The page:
actually a family member and didnīt admit to being an
alcoholic. Their rule is: Once an alcoholic, always an
alcoholic. “Hello my name is Bernd, and I am an
alcoholic.“ Thatīs how people introduce themselves
there, even if they didnīt have a drink for years.

But they couldnīt help Oli. He still mostly lived in
the camper, went to school like a good boy, and never
raised any suspicions.

Now and then he despaired such that he didnīt know how
to go on. Very often we talked until late at night. I
knew almost all his secrets, his dreams and hopes, and
he shared his sorrow with me. We went places together,
cuddled with each other.

But we didnīt manage to help his mother. We cleaned up
her apartment, and when the power was back on, we
washed her clothes. Washed out the fridge and bought
food. Tons of empty bottles went into the recycling

Once his mother got picked up for being publicly drunk
in the city and was taken to hospital. We went there
to take her home. That was one of the few days when
you could have a somewhat reasonable conversation with
her. But it didnīt accomplish anything.

In school they still didnīt notice anything strange
going on with Oli. Or were they looking away? Once
after summer break, I had arranged to meet with Oli to
do some shopping. He came from school and wouldnīt
speak. After some minutes he started to cry. I asked
him what was wrong. We were standing on a railway
bridge, with trains driving by deep below us. Oli
placed his schoolbag on the railing, and for one
moment he looked as if he wanted to drop this bag,
which up to now he had always taken so much care of.

I could see in his eyes that he thought about it.

Instead he opened the bag, took out his exercise book,
and tears were running down his face. He showed me his
latest essay. The teacher had written in red “Essay:
A“ and “Spelling: B-“. An asterisk in red to the right
of his text, and underneath it a remark “Very good
observation!“. Obviously a praise, so why were there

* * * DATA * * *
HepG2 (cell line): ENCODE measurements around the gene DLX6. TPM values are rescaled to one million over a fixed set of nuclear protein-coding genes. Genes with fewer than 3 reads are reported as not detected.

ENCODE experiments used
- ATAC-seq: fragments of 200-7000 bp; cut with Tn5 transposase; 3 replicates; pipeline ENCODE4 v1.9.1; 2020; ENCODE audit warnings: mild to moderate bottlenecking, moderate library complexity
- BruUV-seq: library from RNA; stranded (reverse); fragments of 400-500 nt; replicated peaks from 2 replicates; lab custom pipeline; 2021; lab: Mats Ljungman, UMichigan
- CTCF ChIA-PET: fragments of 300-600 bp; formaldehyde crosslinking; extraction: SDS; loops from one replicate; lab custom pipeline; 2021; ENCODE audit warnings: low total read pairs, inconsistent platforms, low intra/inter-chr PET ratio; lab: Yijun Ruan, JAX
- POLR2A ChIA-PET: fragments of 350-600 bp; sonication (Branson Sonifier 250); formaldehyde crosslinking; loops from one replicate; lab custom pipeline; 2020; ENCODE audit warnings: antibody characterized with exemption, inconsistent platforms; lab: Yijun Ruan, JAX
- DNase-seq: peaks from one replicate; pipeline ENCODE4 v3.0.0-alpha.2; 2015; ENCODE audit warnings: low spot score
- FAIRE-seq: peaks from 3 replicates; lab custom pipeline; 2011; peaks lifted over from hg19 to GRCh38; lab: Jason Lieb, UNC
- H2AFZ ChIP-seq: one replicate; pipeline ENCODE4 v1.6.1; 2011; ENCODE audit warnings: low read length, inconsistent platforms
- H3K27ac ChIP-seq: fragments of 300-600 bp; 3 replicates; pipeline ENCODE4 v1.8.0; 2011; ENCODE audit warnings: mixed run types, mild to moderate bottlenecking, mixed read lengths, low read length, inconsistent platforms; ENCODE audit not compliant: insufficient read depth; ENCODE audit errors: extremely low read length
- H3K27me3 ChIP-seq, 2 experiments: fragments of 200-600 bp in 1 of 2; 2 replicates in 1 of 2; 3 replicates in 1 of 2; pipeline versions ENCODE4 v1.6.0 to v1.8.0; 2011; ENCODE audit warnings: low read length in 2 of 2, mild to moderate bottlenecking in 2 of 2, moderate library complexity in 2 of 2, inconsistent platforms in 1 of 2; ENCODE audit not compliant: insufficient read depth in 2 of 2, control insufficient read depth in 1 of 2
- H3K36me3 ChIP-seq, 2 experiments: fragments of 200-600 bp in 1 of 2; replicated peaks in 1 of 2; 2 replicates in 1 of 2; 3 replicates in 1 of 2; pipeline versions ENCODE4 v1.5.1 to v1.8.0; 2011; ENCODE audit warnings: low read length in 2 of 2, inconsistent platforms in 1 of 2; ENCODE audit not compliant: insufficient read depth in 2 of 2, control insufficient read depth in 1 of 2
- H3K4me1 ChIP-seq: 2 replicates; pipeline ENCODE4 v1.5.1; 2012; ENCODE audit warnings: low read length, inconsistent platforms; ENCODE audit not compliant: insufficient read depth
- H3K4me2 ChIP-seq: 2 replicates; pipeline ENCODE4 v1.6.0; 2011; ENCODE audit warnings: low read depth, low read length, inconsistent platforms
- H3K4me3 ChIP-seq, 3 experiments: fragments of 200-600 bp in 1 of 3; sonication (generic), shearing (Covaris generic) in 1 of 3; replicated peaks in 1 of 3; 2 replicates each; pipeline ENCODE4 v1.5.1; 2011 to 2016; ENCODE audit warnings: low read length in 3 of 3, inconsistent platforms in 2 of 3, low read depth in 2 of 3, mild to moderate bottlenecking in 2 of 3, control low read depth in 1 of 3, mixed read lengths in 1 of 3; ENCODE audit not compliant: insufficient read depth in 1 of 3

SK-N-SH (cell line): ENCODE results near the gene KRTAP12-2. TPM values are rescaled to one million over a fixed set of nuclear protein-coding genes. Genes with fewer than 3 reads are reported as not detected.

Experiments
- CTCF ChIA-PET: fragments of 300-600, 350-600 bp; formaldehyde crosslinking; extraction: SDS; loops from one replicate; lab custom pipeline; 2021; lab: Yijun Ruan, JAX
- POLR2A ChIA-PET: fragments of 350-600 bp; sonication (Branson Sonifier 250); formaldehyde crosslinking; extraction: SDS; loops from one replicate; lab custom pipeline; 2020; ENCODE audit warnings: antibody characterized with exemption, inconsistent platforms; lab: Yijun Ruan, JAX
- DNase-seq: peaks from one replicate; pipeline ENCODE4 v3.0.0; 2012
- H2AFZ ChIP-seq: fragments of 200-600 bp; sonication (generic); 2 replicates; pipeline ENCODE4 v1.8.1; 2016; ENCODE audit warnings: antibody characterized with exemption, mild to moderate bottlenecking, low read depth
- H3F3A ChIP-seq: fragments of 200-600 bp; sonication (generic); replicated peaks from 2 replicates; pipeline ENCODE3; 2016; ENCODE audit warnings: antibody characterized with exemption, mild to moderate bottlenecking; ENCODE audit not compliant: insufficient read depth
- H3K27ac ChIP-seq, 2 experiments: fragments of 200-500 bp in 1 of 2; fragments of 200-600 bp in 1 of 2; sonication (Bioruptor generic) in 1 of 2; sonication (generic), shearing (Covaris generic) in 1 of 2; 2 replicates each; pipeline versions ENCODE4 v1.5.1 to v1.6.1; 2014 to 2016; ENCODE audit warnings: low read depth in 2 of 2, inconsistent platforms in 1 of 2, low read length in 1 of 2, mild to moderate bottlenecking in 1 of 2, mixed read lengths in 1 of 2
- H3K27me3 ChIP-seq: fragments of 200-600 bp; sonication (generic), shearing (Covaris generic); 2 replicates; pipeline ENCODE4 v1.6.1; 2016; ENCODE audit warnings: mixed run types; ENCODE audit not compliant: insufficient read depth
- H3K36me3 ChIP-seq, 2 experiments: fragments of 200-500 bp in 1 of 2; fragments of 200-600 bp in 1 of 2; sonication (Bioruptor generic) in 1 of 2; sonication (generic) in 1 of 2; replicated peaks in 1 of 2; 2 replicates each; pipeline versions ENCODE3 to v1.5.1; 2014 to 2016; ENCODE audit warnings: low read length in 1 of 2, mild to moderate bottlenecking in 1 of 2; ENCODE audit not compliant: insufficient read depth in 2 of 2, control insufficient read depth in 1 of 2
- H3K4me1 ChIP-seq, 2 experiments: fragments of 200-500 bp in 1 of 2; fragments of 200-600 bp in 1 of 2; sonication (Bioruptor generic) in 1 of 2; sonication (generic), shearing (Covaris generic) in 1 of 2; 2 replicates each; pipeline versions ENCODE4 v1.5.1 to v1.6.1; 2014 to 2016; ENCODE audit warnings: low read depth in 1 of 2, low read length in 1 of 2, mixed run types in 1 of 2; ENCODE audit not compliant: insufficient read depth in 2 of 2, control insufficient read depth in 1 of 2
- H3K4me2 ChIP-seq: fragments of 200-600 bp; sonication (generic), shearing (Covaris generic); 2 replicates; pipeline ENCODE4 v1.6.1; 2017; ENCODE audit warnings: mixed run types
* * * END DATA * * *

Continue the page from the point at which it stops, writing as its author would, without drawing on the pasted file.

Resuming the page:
tears streaming down his cheeks?

The subject of the essay, or rather the assignment had
been: “An experience from your holidays: Describe one
hour in two pages“. Oliver hadnīt been on holidays
during summer break, so he had made up a trip with his
mother. The hour he described was a fictional train
ride, his mother sat opposite of him, talked to him,
played with him, looked out the window and finally
fell asleep. And here, where the red asterisk was, he
had written, “My mother smiled in her dreams, moved
her eyes under her closed eyelids, and her face lit up
as she smiled, and I was sure she dreamed about me...
“* Very good observation!“ And the tears were flowing
down his face!

I put his exercise book away, held him in my arms and
we looked down at the trains. In silence. Then he said
“I could jump“. I held him closer and looked at him
horrified. “But I donīt.“ I told him, that is good
thinking, why wouldnīt you jump? “I donīt jump WITHOUT

Yes, total despair and joyful cheers follow each

We were not able to find his father. That was a
pity. Other friends were found.

It was more comfortable in the camper than living on
the outside. Keeping up the facade that all was well
was surprisingly easy. Nobody at his school had a clue
what was going on. His mother would get plastered
every now and then and need to be taken to hospital.

Occasionally the police would bring her home.
However, nobody made any effort to check on Oli. The
Social Union of Catholic Women was supposed be
providing help, but all they did was ring the doorbell
in vain.

Living in the camper like this had been going on for
weeks already. The bed-wetting was not so cool, but
the disposable briefs worked well. This led to little
secrets, like when Oli dirtied his underpants as well,
heīd occasionally wear a clean Pampers under his jeans
during the day.

Once he was cracking filthy jokes with his mates,
and I said to him “As long as your underwear has
adhesive strips on the sides you better not think
about stuff like that.“

Everybody laughed and he looked at me, ears quite
red. But it remained our secret.

Afterwards there was a big problem. His mother
suddenly disappeared. She was nowhere to be found.
The police had been in the apartment while Oli was in
school. They had left a message.

I went to the precinct as an alleged friend of his
mother, but only received incomplete information
there. Anyhow, she had been “declared incompetent”,
thatīs how they called it in officiates; and she had
been taken to the county hospital. So Oliīs mom
ended up in the psychiatric hospital as an alcoholic.

The following days were very hard for Oli. The
police seemed to have been looking for him
unsuccessfully. They never expected him to be in
school. We were not permitted to talk to his mother on
the phone. Even visits to the hospital were in vain
because it was a locked ward.

On the one hand, Oliīs mother got help at last.
This Oli understood; but on the other hand, he loved
his mother very much and was worried. There was no
way Oli would turn to the police or to the youth
welfare office. This went on for five weeks.

But then one of the authorities called up his school
and was surprised to find out that Oli had been going
to school all this time. The next day, Oli was gone,
dragged out of the classroom by someone from the youth
welfare office.